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S.B. 826 requires that, by December 31, 2021, publicly held corporations in California have at least 1 female director if the number of directors is 4 or fewer, at least 2 female directors if the number of directors is 5, and at least 3 female directors if the number of directors is 6 or more.

Assembly Judiciary Committee analysis describes S.B. 826 as “essentially a quota system for private corporate boards. Should this bill be challenged, the State would confront a difficult challenge in showing a compelling government interest in requiring a gender-based quota system for a private corporation.” And their expectation of having “difficult” challenges seems to be the case.

In the most recent case, plaintiffs allege that S.B. 826 violates Equal Protection under Article I, Section 7 (aka Equal Protection Clause) and violates Equal Protection under Article I, Section 31 (the prohibition on discrimination based on sex in public employment, education or contracting) of the California Constitution.

Los Angeles County-based California Superior Court Judge Maureen Duffy-Lewis just found in her May 13, 2022 ruling, that S.B. 826 is unconstitutional under the Article I, Section 7, and thus the Court “need not make any determination as to plaintiffs’ second count under Article I, Section 31 in the case of Crest v Padilla, 19STCV27561 (May 13, 2022).

The first prerequisite to a meritorious claim under the equal protection clause is a showing that the state has adopted a classification that affects two or more “similarly situated” groups in an unequal manner. When a statute makes express use of a suspect classification, a plaintiff challenging the statute meets their initial and ultimate burden simply by pointing out the classification. The statute is presumed to be unconstitutional, and the government bears the burden of demonstrating otherwise.

The Court found that the Plaintiffs carried their burden to prove that men and women are similarly situated for purposes of S.B. 826’s gender-based quota.” As Plaintiffs have demonstrated that S.B. 826 is presumptively unconstitutional, thus the burden shifted to the defendant to prove that S.B. 826 satisfies strict scrutiny.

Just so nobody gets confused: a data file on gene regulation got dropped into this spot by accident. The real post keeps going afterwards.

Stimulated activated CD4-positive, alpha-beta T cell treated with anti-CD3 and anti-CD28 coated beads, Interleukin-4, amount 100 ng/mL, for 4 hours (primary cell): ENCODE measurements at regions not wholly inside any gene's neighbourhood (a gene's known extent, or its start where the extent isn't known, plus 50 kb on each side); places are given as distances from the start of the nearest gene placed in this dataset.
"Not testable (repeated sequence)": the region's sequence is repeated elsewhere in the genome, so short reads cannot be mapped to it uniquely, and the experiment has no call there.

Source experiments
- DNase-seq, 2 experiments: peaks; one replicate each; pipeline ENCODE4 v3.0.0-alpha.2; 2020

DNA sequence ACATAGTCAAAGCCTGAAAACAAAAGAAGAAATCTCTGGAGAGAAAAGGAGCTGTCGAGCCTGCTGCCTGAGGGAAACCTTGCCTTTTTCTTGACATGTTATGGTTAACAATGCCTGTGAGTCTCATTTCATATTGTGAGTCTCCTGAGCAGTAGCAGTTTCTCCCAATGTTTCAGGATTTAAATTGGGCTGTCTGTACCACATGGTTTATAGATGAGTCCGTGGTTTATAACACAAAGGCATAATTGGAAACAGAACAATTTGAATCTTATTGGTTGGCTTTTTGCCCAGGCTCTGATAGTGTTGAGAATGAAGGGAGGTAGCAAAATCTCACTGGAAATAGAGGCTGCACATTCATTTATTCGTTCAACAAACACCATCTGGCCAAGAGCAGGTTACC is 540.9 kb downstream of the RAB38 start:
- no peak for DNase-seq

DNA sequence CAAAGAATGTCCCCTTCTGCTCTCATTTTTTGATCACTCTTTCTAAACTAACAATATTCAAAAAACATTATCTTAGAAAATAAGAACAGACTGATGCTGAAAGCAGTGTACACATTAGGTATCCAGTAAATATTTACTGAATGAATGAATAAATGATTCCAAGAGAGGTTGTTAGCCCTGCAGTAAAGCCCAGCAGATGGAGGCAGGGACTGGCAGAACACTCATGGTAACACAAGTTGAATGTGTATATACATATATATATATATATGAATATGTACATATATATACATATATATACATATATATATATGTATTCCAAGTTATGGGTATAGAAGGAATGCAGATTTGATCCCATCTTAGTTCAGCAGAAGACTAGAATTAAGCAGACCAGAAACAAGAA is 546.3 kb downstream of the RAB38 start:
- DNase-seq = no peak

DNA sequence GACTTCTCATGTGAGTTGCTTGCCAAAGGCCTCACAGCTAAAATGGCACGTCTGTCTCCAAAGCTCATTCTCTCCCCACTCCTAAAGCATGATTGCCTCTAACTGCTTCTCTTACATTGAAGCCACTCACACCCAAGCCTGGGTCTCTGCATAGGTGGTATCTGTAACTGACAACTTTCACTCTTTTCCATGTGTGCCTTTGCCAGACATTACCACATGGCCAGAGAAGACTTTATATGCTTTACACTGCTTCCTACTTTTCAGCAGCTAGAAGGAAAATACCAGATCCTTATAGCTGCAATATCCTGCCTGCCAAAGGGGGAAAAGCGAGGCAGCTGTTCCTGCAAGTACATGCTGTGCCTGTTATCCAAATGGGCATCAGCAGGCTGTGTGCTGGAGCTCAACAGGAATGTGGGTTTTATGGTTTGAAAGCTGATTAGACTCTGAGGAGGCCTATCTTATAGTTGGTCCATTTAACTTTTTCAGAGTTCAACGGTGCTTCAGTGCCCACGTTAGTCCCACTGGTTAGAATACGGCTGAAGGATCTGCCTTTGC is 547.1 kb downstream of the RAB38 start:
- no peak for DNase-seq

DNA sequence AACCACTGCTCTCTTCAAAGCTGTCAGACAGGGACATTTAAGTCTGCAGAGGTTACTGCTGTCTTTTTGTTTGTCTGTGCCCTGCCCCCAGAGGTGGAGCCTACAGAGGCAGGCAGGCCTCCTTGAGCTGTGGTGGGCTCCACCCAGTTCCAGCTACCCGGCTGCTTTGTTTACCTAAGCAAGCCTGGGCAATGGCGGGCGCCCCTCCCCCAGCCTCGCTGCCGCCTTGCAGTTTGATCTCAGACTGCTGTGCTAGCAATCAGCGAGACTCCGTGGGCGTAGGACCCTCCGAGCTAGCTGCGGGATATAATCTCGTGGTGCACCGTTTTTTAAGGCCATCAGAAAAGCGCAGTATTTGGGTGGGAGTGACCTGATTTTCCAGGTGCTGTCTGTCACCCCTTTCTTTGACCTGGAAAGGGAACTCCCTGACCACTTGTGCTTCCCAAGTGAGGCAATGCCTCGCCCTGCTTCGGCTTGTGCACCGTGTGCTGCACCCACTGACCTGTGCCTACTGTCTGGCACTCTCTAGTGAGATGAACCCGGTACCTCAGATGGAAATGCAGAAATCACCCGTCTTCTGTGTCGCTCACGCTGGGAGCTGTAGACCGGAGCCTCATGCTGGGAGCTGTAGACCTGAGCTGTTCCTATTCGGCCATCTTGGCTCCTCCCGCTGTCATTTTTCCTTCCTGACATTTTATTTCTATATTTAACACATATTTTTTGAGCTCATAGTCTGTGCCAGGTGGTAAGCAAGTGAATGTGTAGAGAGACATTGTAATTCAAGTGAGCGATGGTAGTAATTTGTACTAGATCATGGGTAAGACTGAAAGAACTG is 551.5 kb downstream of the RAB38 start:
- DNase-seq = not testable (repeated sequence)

To meet the strict scrutiny test, the defendant must show (1) a compelling state interest, (2) that S.B. 826 is necessary and (3) that S.B. 826 is narrowly tailored. The strict scrutiny standard applies even if a law is claimed to be remedial.

Defendant claimed three compelling state interests: (1) S.B. 826 was passed to eliminate and remedy discrimination in the director selection process for publicly held corporate boards in California. (2) S.B. 826 was passed to increase gender diversity on the boards of publicly held corporations to benefit the public and the state economy. (3) S.B. 826 was passed to increase gender diversity on publicly held corporations headquartered in California to benefit and protect California taxpayers, public employees and retirees.

However in her Opinion, Judge Duffy-Lewis said “Generalized assertions of discrimination in a particular region or industry are insufficient to give rise to a compelling governmental interest, as are mere statistical anomalies, and the discrimination must be identified with specificity.”

She went on to say that “S.B. 826’s goal was to achieve gender equity or parity; its goal was not to boost California’s economy, not to improve opportunities for women in the workplace nor not to protect California’s taxpayers, public employees, pensions and retirees.”

The Court considered all evidence but concluded “a Compelling State Interest is lacking.”

Tom Fitton, president of good-government group Judicial Watch, which represented the plaintiffs in court, welcomed the decision by Duffy-Lewis. Fitton noted that this was the second recent California court decision finding that quotas for corporate boards are unconstitutional.

On September 30, 2020, California Governor Gavin Newsom signed AB 979 (Corporations Code§ 301.4) into law on the heels of SB 826. It had similar provisions for the protection of members of “underrepresented” communities rather than women. On the same day that AB 979 was passed in September 2020, three California taxpayers filed a lawsuit against the Secretary of State in Los Angeles County Superior Court. .

In that case, also cited as Crest v. Padilla – 20 STCV 37513 (April 1, 2022), Los Angeles County-based California Superior Court Judge Terry A. Green ruled on April 1 that the law “violates the Equal Protection Clause of the California Constitution on its face.”

Sacramento-based Pacific Legal Foundation (PLF), a public interest law firm, is also pursuing similar litigation in federal court in California. Its lawsuit was filed on Nov. 22, 2021, in the U.S. District Court for the Eastern District of California. That case was dismissed by the trial judge who found that a shareholder has no standing to challenge the law.

But, in a unanimous published opinion, the Ninth Circuit Court of Appeals reversed, and held that a shareholder of a California company has standing to sue in the case of Meland v Weber 2 F.4th 838 (2021)